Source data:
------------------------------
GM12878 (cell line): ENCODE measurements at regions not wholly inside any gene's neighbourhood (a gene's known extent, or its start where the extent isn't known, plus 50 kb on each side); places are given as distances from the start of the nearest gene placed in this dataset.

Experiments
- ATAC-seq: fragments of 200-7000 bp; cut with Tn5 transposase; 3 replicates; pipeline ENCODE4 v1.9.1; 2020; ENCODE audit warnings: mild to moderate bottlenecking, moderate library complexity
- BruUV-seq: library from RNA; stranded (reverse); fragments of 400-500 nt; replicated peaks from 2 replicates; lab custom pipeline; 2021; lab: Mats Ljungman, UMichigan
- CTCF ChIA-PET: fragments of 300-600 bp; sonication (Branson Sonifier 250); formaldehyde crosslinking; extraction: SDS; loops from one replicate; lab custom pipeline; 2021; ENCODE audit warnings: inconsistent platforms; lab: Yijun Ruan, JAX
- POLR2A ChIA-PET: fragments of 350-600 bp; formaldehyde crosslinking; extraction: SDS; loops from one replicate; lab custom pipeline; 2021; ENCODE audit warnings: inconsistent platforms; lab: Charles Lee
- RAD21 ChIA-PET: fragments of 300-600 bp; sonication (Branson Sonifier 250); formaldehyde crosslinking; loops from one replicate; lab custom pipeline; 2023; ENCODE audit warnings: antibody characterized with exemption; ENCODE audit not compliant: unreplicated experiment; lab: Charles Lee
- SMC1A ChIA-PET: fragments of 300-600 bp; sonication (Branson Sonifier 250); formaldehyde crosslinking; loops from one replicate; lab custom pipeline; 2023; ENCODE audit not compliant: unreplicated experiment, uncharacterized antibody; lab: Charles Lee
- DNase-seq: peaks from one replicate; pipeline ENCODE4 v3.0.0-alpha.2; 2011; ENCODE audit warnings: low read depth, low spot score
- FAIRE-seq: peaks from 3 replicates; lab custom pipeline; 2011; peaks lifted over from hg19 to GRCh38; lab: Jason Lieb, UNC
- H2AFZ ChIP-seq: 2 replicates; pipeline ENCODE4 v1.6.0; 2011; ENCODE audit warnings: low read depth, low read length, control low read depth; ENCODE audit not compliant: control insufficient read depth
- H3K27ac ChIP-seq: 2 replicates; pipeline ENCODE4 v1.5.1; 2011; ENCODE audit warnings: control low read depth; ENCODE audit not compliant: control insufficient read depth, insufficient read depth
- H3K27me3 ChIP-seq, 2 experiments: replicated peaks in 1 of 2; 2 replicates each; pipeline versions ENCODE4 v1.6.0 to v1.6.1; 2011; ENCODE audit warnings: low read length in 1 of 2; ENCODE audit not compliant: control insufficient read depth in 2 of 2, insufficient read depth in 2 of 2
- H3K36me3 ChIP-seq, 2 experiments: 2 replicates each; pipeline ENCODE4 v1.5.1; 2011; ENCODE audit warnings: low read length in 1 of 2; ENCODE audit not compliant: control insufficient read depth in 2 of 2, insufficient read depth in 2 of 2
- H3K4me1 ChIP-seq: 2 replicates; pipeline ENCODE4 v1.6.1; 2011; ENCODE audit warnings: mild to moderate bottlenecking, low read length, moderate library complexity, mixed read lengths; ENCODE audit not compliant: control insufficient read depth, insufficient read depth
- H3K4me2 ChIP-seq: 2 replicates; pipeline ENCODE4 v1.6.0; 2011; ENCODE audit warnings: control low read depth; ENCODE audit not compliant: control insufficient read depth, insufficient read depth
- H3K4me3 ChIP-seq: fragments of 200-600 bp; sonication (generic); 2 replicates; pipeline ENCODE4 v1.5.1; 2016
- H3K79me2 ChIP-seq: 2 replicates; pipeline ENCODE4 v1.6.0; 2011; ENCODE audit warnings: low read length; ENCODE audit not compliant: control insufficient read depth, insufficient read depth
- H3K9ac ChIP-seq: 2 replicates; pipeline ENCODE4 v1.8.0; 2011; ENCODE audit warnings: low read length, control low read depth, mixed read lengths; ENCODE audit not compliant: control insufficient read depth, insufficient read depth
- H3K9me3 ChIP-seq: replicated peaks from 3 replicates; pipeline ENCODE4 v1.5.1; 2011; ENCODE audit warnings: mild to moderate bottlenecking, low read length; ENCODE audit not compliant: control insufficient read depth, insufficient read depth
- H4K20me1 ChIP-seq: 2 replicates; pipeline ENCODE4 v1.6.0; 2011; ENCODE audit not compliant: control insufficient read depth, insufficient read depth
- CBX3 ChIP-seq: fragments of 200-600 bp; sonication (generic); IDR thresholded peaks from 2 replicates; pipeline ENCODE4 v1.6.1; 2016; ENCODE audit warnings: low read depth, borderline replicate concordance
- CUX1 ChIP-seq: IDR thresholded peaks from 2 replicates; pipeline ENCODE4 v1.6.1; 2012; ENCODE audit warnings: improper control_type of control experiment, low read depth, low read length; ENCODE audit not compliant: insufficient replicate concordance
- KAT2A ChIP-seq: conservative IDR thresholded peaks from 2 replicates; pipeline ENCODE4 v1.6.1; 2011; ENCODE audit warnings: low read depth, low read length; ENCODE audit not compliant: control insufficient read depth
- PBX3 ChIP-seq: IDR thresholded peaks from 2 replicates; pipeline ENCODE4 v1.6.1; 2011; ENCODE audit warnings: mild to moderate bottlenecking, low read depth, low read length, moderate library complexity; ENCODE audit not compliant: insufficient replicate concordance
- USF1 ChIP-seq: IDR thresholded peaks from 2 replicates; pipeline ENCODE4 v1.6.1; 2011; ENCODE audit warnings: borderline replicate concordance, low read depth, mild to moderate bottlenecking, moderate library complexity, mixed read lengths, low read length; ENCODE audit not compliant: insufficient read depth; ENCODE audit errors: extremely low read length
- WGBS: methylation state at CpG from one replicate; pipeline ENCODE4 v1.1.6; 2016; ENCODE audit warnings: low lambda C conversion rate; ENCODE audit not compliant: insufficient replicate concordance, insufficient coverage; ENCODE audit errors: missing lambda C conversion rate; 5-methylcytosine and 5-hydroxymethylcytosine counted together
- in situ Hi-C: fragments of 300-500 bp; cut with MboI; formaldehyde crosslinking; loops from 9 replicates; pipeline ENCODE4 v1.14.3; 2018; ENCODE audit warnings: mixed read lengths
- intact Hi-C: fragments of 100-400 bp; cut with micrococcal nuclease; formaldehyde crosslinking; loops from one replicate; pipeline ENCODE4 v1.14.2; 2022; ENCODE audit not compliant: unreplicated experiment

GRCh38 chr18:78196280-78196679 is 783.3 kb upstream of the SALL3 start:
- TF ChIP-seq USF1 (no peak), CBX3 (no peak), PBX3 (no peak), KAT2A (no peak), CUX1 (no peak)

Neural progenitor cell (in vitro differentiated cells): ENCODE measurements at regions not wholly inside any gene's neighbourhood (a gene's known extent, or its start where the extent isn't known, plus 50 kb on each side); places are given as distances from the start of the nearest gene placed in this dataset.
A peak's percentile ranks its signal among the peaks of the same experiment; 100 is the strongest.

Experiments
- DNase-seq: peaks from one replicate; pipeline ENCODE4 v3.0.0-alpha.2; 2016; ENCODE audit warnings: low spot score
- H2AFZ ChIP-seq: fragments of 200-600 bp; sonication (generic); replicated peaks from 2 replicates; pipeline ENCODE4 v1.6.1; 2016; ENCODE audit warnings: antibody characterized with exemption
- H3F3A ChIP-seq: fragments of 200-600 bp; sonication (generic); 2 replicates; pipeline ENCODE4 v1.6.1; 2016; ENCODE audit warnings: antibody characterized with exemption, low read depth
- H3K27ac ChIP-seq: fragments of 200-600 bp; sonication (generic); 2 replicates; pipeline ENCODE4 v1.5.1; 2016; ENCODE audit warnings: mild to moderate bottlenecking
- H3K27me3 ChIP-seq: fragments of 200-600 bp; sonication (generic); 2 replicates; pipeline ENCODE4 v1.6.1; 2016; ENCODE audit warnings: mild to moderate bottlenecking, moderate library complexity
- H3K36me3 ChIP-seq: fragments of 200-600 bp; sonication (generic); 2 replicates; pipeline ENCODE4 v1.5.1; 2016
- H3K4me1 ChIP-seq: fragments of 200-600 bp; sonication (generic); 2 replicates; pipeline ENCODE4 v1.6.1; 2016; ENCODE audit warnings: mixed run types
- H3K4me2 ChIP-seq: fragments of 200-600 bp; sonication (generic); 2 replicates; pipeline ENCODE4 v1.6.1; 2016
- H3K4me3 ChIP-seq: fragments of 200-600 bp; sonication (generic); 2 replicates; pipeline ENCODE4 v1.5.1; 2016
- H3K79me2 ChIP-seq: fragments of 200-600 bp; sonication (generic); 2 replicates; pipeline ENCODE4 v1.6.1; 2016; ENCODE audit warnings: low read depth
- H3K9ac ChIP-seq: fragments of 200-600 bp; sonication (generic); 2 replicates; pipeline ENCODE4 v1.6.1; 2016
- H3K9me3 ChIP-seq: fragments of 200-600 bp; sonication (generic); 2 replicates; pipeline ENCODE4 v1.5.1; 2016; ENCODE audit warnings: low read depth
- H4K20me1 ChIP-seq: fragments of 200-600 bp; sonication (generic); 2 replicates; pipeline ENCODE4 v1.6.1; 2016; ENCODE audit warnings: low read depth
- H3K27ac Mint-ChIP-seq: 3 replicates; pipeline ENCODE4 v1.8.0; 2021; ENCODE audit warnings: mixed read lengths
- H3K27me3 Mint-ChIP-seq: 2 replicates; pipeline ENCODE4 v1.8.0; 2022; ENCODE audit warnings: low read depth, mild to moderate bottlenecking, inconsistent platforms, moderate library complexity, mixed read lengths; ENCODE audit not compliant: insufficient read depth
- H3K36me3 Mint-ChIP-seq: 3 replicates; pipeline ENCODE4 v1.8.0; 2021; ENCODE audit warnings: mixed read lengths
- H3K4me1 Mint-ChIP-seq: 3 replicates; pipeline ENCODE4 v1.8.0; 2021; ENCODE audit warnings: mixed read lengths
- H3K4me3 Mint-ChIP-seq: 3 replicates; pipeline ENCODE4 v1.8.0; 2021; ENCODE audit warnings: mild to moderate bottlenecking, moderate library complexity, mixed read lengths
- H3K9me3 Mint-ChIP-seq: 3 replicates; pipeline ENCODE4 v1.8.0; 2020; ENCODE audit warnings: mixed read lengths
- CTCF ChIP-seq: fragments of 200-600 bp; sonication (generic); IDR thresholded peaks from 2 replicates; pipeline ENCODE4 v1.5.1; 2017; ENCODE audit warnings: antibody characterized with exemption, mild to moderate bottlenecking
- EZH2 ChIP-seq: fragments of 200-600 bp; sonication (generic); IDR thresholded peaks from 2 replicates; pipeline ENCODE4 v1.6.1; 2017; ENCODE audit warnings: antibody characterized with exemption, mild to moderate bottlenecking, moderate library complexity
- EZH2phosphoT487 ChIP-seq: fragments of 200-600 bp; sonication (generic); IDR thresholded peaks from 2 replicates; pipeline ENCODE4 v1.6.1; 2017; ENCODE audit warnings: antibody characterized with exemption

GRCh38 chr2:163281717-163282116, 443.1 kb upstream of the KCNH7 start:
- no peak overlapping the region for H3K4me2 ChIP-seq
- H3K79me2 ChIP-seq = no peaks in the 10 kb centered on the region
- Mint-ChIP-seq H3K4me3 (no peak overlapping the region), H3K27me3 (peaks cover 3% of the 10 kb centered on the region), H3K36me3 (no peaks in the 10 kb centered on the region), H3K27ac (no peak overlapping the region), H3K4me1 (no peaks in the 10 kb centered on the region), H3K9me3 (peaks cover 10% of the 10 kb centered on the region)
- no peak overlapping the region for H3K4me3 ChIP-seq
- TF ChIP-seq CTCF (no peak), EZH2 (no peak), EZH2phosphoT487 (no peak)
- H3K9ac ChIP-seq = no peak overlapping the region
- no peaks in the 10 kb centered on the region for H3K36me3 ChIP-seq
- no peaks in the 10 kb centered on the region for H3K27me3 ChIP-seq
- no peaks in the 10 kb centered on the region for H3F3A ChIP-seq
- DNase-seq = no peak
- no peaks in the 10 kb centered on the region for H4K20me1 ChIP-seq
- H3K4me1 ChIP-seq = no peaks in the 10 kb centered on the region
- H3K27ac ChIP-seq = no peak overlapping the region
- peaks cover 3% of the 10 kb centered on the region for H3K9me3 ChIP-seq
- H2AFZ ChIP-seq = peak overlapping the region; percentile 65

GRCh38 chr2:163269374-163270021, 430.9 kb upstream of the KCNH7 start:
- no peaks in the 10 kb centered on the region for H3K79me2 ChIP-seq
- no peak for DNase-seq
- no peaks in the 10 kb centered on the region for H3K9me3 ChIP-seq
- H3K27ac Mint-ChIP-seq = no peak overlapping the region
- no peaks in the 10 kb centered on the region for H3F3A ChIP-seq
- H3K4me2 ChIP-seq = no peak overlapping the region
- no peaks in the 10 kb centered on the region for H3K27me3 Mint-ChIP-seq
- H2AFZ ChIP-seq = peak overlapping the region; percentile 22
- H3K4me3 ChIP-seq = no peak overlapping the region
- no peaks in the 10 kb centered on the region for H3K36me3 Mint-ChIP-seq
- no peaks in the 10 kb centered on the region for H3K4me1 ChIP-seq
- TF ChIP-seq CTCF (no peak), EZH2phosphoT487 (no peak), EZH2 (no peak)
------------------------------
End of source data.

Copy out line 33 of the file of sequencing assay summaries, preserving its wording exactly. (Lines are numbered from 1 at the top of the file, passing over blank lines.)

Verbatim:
A peak's percentile ranks its signal among the peaks of the same experiment; 100 is the strongest.